Jonathan Ames is a talented, overly neurotic NY writer. He’s the modern Woody Allen, with nose fetishes and all. A more literary Woody Allen. You may remember him from the short-lived tv show Bored to Death. That wonderful HBO show that couldn’t survive because not enough neurotic Jewish people watched it and appreciated it. Come on Whitey (that’s presumably you, dear reader, and I am whatever the opposite of ‘whitey’ is), you can make sure everyone talks about Girls and Portlandia like they’re the best shows since Freaks and Geeks, but when Jason Schwartzman, Zack Galifianakis and Ted Danson come together to act on an amazing tv show full of NYC name-dropping, weed smoking, and neuroticism you become all ‘high-brow’ and ‘better than that’.
Ooooor you may remember Ames from that time he showed up hammered at the Writer’s Guild Awards and made it quite clear how cuttingly upset he was with HBO’s decisions to cut the show.
Today you get to see Mr. Ames in a role he doesn’t play on tv or novels: A Boyfriend. To none other than famous NYC singer/songwriter Fiona Apple. While reading the excerpt from the interview below, please tell me if you can relate as a woman having dated a Jewish man, or as a Jewish man having been alive. It’s so hard being neurotic. #whiteJewishproblems
Jonathan Ames: Scholar. Heartbreaker. Lover.
APPLE: Well, we’ve been broken up for almost two years, and he has another girlfriend. That’s why I feel really bad when I’m talking about people. I feel like there are women out there like, “Stop talking about my fucking boyfriend!” Maya Rudolph [Anderson's current partner] is gonna be like, “What the fuck? Can you just leave? Can you not be around anymore?” Insane.
DIEHL: Well, you did call that song “Jonathan.” You put it out there.
APPLE: I did that because Jonathan likes his name to be spoken. He pisses me off in so many ways, but I’m still very close with him. I felt like he deserves to have a song with his name in it. I was staying in an apartment in New York and he was just starting up his show [the HBO series Bored to Death]. I was writing this instrumental thing that I’d started after he had taken me to Coney Island—he takes all of his girlfriends to Coney Island. I was bitchy about it later on, but at the time he gave me this really wonderful day of simple joy and kindness. But after we broke up, I was like, “Am I gonna put this song on the album?” You know, this is going to sound awful, but it’s also about practicality. If I ever get a boyfriend again, do I really need to be explaining for the rest of my life why they don’t have a song but Jonathan does?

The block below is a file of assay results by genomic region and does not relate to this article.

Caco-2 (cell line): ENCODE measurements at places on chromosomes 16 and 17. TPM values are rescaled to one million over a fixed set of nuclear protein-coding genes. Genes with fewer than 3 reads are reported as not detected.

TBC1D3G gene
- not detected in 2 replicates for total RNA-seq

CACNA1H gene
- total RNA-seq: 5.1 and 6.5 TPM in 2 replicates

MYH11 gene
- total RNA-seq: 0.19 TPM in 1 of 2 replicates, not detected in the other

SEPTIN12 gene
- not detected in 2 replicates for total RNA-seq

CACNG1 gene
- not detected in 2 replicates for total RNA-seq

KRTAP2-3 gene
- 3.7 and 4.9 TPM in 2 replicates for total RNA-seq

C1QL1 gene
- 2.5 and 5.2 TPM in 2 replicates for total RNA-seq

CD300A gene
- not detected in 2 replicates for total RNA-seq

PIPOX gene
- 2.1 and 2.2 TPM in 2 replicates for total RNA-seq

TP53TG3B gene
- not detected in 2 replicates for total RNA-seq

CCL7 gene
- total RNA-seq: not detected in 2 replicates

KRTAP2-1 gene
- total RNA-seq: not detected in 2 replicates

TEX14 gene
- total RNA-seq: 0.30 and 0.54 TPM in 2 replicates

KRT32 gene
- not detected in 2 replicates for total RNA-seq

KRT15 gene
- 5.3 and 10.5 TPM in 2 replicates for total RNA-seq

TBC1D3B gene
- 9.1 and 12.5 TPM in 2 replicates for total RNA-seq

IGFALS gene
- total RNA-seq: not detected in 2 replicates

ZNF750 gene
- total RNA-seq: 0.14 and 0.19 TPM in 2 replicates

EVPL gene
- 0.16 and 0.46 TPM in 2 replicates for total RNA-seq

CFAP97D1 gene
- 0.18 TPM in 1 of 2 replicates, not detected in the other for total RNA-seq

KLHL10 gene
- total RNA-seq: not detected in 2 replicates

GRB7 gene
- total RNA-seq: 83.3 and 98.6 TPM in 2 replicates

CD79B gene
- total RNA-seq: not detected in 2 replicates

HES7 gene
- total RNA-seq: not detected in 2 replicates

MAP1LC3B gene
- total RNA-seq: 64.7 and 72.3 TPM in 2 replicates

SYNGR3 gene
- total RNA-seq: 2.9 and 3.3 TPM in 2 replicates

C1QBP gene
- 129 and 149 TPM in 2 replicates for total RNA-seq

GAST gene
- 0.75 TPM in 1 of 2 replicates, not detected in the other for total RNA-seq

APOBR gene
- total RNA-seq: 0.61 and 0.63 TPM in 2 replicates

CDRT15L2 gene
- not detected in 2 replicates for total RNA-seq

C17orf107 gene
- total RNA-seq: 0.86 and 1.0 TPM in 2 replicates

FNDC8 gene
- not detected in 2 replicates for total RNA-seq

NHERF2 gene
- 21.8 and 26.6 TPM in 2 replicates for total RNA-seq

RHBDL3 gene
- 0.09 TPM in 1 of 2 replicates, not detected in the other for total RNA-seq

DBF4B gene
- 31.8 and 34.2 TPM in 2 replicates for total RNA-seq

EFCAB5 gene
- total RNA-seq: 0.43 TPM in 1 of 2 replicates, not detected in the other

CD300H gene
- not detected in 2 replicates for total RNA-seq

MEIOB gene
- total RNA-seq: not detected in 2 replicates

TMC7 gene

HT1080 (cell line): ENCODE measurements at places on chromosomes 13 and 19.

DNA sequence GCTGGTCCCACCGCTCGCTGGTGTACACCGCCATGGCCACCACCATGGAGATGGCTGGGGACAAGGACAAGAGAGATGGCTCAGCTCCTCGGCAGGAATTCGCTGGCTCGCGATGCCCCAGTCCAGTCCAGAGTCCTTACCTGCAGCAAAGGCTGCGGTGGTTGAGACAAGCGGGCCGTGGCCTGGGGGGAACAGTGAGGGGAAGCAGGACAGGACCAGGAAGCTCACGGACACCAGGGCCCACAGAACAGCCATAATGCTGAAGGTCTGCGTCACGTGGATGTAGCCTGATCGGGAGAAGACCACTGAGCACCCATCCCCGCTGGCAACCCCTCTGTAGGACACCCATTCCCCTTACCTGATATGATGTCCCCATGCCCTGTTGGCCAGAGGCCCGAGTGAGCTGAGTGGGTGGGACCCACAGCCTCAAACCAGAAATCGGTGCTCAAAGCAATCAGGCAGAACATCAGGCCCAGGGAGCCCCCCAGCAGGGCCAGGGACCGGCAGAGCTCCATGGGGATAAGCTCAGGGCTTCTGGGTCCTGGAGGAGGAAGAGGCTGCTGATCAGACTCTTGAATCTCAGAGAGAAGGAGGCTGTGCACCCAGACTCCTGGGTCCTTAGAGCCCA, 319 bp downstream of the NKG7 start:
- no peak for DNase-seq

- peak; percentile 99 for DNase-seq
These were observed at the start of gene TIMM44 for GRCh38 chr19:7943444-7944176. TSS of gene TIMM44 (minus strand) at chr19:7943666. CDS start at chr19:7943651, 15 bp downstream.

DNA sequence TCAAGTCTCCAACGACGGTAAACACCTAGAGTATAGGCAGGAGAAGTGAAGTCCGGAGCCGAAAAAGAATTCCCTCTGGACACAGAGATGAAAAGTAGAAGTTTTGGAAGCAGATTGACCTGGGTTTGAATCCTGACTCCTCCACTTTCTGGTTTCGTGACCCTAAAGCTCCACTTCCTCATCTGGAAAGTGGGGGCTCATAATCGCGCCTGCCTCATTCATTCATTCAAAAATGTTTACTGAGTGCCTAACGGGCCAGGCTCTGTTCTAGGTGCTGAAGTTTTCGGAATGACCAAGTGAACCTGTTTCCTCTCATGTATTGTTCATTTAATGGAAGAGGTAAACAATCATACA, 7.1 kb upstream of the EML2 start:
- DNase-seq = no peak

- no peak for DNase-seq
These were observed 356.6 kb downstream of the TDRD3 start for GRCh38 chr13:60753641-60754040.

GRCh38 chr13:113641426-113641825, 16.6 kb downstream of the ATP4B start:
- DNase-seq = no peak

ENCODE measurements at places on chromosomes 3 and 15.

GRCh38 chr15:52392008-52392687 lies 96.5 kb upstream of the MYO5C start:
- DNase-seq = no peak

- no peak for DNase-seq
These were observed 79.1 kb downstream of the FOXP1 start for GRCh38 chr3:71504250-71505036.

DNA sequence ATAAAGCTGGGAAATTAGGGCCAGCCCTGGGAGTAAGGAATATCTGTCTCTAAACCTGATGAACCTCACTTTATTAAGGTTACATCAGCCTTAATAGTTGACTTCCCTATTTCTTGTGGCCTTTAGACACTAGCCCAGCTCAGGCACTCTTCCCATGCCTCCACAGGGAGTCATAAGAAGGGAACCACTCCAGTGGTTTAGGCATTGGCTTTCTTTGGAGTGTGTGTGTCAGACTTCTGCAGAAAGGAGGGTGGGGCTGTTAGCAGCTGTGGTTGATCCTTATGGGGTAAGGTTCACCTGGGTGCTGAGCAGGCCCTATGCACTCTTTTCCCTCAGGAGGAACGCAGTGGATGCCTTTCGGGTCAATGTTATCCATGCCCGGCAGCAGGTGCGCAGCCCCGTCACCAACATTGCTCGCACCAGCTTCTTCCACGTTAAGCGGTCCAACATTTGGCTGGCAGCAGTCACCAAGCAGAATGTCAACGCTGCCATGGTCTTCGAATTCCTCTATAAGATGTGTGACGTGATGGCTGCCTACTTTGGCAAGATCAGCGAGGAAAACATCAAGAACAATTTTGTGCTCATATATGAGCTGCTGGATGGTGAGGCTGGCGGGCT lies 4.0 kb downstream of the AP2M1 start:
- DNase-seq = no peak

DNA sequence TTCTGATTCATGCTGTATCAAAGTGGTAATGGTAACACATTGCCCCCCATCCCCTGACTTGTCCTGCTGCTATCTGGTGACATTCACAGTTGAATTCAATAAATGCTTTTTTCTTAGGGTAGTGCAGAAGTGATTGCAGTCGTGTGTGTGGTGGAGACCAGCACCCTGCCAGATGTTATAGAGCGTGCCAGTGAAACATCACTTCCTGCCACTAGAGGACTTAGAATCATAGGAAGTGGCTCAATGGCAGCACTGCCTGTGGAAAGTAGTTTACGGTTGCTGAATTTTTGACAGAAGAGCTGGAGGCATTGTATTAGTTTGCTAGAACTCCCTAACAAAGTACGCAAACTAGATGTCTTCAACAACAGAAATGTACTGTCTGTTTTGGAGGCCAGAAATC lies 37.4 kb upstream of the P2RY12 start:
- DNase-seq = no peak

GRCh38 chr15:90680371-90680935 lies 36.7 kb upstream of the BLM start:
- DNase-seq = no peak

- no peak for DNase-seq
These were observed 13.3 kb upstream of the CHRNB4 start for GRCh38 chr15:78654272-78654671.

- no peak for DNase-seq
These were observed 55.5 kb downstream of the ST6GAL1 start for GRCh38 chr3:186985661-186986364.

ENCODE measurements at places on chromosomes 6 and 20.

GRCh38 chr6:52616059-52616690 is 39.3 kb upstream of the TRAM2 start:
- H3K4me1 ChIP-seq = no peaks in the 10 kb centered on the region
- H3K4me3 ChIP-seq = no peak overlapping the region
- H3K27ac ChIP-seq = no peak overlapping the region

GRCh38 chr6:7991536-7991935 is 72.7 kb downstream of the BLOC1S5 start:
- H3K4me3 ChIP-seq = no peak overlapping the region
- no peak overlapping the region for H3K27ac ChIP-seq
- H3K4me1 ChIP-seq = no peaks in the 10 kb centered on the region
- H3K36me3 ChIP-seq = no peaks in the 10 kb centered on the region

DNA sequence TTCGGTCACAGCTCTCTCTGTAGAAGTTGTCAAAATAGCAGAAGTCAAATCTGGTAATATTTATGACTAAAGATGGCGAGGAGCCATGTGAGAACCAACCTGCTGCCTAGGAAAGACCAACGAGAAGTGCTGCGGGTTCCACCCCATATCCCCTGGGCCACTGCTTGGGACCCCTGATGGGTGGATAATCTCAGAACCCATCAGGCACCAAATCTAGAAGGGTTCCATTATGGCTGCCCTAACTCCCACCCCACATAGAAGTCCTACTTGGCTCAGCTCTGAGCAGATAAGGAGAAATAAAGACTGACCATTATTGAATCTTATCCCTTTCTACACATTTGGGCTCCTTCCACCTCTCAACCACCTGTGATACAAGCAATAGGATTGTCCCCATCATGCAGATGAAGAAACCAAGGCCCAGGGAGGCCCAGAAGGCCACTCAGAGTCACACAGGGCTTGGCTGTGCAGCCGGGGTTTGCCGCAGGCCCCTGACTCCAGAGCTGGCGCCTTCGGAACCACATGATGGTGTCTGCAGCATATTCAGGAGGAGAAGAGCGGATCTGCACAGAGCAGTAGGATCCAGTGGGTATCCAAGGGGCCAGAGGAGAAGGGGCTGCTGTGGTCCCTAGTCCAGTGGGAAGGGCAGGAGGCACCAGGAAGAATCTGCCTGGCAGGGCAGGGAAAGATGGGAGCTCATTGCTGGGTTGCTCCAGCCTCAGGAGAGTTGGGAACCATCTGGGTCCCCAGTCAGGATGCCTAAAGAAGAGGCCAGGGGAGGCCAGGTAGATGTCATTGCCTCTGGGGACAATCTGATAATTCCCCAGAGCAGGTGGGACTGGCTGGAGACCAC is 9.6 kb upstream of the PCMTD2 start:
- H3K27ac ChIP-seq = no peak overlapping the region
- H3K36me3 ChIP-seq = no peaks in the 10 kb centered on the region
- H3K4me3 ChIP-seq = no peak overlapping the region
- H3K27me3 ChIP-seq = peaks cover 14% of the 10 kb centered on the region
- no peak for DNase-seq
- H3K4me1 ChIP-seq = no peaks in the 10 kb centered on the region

DIEHL: At this point, any boyfriend should assume that he’s eventually going to be fodder for a song.
APPLE: At least now they know I’m not just completely blaming the other person. “Werewolf” was really an important song for me because it was admitting, “Yeah, all the anger that I had toward you was justified, and you are an asshole, but I was a great dance partner, and I brought a lot of that out of you.”
DIEHL: So you’ve gone through some stuff in the seven years between albums.
APPLE: [laughs] I’ve had the most significant growth and craziness happening. I mean, the Jonathan relationship had so many different phases. We were long-distance and everything, so it was, like, a year before I would allow us to be called boyfriend and girlfriend.
And below is my favorite Fiona Apple song, featuring a young, bearded (who would have guessed?) Zack Galifianakis. Just goes to show how small the world of celebrities, musicians and comedians, truly is.